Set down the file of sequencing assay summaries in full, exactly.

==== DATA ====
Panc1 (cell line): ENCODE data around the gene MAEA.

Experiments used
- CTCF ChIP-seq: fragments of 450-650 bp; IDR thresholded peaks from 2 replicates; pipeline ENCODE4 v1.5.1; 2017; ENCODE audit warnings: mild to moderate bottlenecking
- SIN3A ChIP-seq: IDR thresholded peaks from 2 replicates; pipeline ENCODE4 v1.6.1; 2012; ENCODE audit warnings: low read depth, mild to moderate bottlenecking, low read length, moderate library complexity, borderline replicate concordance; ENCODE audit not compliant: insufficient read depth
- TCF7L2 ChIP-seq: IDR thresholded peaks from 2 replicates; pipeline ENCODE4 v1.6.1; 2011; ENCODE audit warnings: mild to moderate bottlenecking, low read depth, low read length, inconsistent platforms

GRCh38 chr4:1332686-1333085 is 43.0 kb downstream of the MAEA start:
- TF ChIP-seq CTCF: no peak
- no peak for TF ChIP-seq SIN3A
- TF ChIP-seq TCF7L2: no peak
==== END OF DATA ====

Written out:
Panc1 (cell line): ENCODE data around the gene MAEA.

Experiments used
- CTCF ChIP-seq: fragments of 450-650 bp; IDR thresholded peaks from 2 replicates; pipeline ENCODE4 v1.5.1; 2017; ENCODE audit warnings: mild to moderate bottlenecking
- SIN3A ChIP-seq: IDR thresholded peaks from 2 replicates; pipeline ENCODE4 v1.6.1; 2012; ENCODE audit warnings: low read depth, mild to moderate bottlenecking, low read length, moderate library complexity, borderline replicate concordance; ENCODE audit not compliant: insufficient read depth
- TCF7L2 ChIP-seq: IDR thresholded peaks from 2 replicates; pipeline ENCODE4 v1.6.1; 2011; ENCODE audit warnings: mild to moderate bottlenecking, low read depth, low read length, inconsistent platforms

GRCh38 chr4:1332686-1333085 is 43.0 kb downstream of the MAEA start:
- TF ChIP-seq CTCF: no peak
- no peak for TF ChIP-seq SIN3A
- TF ChIP-seq TCF7L2: no peak